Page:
NFU Scotland has told the Scottish Executive that it must strike a balance between agricultural and forestry priorities. The Executive is currently reviewing the Scottish Forestry Strategy.
NFUS believes that financial incentives need to be pitched at a level which encourage those who wish to plant trees on agricultural land but does not drive up the price of land to the point where agricultural activity reduces. There is some concern that the existing forestry payment structure, which includes premiums for planting in certain parts of the country, could lead to this.
George Lawrie, Chairman of the NFUS Environment and Land Use Committee, said:
"We have an agriculture strategy which recognises the valuable role of agricultural activity and a forestry strategy designed to increased the size of Scotland's woodland. It is understandable therefore that there could be conflict between the two. However, there is no reason for there to be, providing there is some flexibility in deciding land use priorities in different areas of the country. In other words, as long as these strategies talk to each other and don't sit in isolation, there shouldn't be a problem.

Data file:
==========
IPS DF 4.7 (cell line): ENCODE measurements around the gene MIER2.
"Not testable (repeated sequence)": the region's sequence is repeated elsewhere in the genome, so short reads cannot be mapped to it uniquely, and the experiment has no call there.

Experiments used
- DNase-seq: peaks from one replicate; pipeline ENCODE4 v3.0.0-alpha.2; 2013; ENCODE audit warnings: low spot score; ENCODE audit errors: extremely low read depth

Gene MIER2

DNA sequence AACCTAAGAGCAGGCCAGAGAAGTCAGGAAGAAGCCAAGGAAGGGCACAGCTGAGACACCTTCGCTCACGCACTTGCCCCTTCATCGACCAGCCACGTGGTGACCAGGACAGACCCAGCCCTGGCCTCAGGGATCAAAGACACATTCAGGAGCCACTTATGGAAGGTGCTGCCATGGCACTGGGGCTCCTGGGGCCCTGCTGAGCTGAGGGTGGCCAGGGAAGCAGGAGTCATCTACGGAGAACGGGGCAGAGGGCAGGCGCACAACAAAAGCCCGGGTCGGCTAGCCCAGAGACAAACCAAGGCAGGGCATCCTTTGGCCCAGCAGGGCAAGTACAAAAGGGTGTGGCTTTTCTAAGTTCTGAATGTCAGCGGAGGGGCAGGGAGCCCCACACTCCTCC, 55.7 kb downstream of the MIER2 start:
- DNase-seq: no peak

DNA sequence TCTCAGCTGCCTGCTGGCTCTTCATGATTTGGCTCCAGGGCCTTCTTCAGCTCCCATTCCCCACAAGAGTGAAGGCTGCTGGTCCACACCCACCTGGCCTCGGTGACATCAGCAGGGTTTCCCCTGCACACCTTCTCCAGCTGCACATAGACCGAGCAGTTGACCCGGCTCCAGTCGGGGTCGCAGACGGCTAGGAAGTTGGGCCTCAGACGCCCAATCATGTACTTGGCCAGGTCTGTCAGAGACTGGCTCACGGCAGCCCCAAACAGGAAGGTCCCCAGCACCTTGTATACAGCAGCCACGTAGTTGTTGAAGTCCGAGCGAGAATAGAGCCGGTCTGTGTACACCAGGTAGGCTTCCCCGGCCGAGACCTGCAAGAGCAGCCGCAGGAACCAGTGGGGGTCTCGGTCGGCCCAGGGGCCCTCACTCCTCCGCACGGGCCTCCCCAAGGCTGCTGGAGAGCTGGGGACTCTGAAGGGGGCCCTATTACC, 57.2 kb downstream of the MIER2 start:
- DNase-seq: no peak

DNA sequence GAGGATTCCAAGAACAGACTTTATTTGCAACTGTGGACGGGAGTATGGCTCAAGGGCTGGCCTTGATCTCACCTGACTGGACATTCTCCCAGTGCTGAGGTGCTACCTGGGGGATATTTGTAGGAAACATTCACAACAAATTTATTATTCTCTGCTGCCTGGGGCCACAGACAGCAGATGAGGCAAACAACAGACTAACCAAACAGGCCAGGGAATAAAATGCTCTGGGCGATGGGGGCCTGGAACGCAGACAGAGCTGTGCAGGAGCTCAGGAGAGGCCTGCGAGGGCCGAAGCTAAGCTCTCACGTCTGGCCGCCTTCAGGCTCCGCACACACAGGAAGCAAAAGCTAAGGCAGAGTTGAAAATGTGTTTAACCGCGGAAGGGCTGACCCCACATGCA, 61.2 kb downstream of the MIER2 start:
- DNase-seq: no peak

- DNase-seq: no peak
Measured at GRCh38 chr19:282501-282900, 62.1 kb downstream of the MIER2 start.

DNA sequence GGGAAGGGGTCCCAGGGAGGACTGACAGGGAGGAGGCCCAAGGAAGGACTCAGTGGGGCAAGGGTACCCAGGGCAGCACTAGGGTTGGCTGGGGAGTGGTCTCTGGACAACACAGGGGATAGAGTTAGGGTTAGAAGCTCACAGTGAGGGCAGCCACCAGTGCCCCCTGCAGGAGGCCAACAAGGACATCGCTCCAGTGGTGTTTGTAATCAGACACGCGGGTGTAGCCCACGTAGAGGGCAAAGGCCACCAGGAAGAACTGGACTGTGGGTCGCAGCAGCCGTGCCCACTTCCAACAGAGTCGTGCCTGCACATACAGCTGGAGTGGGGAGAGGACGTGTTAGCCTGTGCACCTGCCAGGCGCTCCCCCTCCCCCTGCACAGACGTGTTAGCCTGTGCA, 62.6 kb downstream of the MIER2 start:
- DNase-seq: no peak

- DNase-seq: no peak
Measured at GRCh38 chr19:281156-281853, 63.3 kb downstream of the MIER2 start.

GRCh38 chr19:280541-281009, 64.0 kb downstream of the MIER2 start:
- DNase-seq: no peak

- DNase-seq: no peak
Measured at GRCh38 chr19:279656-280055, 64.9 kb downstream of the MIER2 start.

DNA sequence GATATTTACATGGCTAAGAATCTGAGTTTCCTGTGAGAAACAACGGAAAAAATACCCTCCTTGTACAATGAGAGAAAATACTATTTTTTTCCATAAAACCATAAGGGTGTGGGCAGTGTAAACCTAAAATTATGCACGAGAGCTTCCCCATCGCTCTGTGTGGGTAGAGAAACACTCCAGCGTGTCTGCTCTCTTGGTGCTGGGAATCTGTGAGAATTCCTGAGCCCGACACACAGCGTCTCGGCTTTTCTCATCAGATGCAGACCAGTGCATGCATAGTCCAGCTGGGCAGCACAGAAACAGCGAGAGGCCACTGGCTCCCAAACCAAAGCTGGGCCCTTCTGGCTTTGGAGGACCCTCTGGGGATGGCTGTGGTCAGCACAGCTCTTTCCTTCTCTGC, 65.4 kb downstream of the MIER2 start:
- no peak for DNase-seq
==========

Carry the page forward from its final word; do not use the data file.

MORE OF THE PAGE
"There has been some concern that the use of higher forestry support payments in areas such as Ayrshire and Arran has caused problems with availability and price of agricultural land. This could be addressed by establishing financial or hectarage limits on individual applications in these areas. That would still encourage increased planting, but would protect agricultural activity at the same time.
"The other critical element of the strategy is improving the management of existing land, to get the most out of woodland already planted. Setting targets to increase the area of woodland without establishing best management practices won't achieve everyone's aspirations for the strategy.
"Farming and forestry are both crucially important to rural economies. By being flexible in recognising that pressures on land differ across the country, both industries will benefit from the Executive's work."
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